The Boston GlobeBlanket claim that climate models are flawed dismisses their key role
Following Climate Feedback’s analysis, The Boston Globe invited us to write a short letter to the editor responding to Jacoby’s column. “As The Boston Globe’s Twitter account claims, #FactsMatter. To gain correct scientific understanding of how the world works, sound logic is also required.”
The GuardianThis is why conservative media outlets like the Daily Mail are ‘unreliable’
“This past November, Rose tried to blame the record-shattering hot global temperatures of 2016 on El Niño in a piece that the climate scientists at "Climate Feedback gave a “very low” scientific credibility score of -1.9. The lowest possible score is -2.0. The scientists described Rose’s article as “incredibly misleading,” “flawed to perfection,” “deceptive,” and “completely bogus.” One expressed dismay that they couldn’t rate its credibility worse than “very low.””
Real ClimateFake news, hacked mail, alternative facts – that’s old hat for climate scientists
"What we should do […] Gather the views of independent experts. A very useful initiative in this regard is Climate Feedback, which solicits and publishes comments from a whole range of scientists about media articles on climate.”
Inside Climate NewsHouse Science Committee Hearing Renews Battle of Science Vs. Denial
"The article, written by David Rose, has been roundly criticized by climate scientists, diplomats, and others, who have pointed out a number of flaws and errors.”
Computer WorldWhy fake news is a tech problem
"The beauty of this approach is that each article is judged independently (instead of branding an entire publication as "bad"). [...] Better still, the site essentially teaches media criticism and skepticism from a scientific point of view."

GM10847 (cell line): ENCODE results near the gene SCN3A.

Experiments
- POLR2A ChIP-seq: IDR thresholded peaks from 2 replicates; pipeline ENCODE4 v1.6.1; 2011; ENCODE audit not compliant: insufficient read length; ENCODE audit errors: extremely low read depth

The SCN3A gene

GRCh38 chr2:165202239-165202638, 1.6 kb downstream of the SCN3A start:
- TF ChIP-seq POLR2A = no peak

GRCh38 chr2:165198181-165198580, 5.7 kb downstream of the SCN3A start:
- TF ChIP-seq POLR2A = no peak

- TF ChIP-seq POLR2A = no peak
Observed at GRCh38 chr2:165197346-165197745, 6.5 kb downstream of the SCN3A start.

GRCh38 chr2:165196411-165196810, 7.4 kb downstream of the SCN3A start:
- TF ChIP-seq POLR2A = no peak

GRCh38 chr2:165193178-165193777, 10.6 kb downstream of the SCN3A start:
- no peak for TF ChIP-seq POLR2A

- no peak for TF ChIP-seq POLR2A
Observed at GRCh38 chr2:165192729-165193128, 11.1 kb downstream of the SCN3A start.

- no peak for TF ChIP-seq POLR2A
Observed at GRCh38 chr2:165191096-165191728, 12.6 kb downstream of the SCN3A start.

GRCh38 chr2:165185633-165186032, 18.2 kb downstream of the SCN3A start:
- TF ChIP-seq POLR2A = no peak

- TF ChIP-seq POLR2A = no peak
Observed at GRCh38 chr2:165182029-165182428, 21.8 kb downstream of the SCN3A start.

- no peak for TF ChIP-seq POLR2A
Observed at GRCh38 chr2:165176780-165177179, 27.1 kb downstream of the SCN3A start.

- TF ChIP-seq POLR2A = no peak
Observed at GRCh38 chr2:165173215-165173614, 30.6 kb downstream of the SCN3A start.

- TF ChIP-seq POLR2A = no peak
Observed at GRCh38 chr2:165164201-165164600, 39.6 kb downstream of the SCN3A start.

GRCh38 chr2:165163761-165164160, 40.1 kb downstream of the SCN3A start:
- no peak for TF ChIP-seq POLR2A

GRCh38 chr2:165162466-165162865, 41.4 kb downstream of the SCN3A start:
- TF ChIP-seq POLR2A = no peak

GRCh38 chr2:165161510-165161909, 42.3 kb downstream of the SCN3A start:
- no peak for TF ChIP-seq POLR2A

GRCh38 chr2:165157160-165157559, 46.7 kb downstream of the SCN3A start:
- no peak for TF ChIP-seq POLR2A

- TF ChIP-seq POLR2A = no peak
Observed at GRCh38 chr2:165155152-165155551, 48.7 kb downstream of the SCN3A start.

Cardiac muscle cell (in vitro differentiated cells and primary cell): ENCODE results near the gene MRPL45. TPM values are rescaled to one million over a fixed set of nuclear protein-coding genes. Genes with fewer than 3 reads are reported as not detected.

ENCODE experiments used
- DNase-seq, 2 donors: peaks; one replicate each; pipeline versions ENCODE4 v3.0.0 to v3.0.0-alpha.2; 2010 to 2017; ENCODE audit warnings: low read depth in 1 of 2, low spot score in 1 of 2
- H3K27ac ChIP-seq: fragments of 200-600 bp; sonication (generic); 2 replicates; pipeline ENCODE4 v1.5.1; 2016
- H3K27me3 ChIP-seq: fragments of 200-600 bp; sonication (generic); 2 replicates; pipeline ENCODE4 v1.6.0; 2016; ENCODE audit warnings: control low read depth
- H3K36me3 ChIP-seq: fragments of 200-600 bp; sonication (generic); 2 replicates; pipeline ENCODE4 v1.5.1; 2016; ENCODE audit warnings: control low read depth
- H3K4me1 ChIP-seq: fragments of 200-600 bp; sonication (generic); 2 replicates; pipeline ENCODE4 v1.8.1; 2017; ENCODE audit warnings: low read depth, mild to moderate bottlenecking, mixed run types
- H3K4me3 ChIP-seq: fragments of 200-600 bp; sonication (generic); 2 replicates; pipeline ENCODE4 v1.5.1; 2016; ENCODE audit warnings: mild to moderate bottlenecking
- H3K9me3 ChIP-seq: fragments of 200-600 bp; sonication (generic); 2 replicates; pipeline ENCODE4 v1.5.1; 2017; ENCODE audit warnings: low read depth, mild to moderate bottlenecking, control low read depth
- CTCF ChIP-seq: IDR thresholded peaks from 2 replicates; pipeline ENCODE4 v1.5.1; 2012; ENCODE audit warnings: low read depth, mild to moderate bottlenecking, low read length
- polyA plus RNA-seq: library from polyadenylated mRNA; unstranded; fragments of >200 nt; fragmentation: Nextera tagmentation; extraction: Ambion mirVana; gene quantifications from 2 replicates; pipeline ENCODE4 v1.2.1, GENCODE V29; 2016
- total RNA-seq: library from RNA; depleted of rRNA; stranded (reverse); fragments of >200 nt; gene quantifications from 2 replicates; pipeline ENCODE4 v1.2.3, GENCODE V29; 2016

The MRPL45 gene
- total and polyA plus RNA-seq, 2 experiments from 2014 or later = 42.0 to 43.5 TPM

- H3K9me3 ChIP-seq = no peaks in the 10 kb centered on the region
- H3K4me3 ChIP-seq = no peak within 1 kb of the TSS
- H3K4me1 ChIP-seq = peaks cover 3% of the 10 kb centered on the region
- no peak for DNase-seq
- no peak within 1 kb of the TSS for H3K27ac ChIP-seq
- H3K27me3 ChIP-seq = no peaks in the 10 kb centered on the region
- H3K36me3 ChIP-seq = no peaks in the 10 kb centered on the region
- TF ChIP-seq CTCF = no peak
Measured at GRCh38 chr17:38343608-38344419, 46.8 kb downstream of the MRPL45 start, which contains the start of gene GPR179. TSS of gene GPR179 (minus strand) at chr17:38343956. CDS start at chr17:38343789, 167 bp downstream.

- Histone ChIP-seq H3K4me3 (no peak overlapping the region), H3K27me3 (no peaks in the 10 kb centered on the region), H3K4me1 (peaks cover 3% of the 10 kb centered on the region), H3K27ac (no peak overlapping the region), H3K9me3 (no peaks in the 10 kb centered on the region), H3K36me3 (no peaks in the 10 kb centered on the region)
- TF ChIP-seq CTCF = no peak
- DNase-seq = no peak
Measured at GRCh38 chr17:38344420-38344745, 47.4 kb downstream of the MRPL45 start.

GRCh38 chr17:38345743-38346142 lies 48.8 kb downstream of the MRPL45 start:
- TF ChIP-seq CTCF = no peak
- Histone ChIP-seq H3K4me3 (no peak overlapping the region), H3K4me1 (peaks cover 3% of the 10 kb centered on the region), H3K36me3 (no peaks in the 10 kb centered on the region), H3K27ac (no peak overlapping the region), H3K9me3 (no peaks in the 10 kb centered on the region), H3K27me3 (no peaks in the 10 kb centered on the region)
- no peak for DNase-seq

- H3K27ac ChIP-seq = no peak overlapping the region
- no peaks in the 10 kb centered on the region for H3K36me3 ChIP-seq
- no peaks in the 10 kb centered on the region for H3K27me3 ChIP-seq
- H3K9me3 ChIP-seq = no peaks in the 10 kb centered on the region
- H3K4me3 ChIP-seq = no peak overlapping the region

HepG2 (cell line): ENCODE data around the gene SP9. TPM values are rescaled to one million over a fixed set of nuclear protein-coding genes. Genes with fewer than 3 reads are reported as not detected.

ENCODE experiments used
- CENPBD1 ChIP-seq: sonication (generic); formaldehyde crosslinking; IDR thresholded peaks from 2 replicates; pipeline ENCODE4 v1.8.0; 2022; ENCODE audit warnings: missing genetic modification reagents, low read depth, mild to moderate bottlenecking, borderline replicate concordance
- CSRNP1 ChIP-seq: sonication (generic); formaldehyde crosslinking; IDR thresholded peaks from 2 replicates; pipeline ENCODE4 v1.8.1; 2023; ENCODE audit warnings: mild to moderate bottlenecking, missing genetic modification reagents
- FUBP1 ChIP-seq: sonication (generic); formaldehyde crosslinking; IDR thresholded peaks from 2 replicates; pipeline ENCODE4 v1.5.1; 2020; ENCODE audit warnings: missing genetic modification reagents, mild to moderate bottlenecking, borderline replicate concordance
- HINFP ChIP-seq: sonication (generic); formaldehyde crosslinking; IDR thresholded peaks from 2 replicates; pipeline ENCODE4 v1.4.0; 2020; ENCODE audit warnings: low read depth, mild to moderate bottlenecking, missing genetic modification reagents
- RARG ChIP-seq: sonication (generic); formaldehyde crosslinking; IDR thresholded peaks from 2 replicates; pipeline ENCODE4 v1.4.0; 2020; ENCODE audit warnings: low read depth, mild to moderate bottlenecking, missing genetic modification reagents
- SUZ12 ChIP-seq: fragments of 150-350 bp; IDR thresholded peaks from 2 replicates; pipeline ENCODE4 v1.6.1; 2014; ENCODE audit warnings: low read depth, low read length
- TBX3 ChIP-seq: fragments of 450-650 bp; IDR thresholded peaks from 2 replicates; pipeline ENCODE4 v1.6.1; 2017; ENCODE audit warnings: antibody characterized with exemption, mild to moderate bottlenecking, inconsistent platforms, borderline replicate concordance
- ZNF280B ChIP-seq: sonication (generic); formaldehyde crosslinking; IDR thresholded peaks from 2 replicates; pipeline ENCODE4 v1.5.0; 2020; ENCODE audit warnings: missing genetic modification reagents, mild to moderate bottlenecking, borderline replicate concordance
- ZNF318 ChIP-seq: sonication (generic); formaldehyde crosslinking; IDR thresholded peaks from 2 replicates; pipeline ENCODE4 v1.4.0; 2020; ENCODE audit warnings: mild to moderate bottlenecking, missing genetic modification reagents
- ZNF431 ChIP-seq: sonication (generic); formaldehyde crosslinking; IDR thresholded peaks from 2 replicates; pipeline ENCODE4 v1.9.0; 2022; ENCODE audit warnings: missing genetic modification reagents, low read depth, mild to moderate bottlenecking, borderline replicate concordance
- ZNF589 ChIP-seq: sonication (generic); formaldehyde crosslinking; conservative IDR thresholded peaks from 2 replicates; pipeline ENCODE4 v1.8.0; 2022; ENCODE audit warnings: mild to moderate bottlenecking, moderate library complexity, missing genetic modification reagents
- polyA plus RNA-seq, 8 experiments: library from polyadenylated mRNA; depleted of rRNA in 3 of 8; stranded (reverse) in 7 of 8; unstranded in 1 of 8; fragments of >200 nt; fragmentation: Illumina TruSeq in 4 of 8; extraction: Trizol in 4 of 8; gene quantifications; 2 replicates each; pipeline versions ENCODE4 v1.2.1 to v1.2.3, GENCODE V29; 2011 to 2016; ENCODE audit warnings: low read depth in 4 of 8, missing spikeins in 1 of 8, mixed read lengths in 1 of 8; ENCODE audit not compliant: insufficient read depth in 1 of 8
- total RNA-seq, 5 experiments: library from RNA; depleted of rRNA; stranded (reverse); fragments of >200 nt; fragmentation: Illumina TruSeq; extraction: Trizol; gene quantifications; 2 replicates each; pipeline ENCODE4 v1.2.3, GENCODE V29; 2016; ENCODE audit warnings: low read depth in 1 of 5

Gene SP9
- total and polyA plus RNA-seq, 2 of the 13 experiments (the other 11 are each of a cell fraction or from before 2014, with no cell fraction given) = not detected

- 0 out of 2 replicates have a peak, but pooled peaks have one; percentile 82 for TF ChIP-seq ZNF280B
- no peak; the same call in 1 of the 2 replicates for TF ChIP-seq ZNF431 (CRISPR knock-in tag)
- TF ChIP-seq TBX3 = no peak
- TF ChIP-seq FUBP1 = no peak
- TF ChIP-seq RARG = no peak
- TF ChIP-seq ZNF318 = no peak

ForbesClimate Scientists Launch Brainy Attack On Inaccurate News
“[Climate feedback] website's purpose goes beyond fact checking, because there are other forms of misleading information, such as cherry-picked half truths, biased information, rhetorical manipulation, and ill-defined terms.”
NatureTake the time and effort to correct misinformation
"the scientific process doesn’t stop when results are published in a peer-reviewed journal. Wider communication is also involved, and that includes ensuring not only that information (including uncertainties) is understood, but also that misinformation and errors are corrected where necessary."
The Washington PostIt’s likely Earth’s hottest year on record — and some people are talking about global cooling
"Climate scientists, in turn, have been highly critical — a band of them just extensively challenged the original Mail on Sunday article at the website Climate Feedback, where they “estimated its overall scientific credibility to be ‘very low.’”
The GuardianFake news tries to blame human-caused global warming on El Niño
"For Climate Feedback, seven scientists graded David Rose’s piece, and gave it a “very low” credibility score of -1.9 (the lowest possible score is -2.0). The scientists described Rose’s article as “incredibly misleading,” “flawed to perfection,” and “completely bogus.””
Poynter InstituteWhen it comes to fact-checking, why do politicians get all the attention?
"...what if journalists are just thinking too narrowly about what makes a good fact check? For example, the website Climate Feedback uses line-by-line annotation to critique climate-related articles in the media — effectively fact-checking many statements at once. [...] “Any story like that that takes an issue, not necessarily a statement but an issue, that people are wondering about or don’t understand, and goes into the deep background of ‘why this is happening,’ that has all the hallmarks of a fact check, and that’s what we want to see more of,”"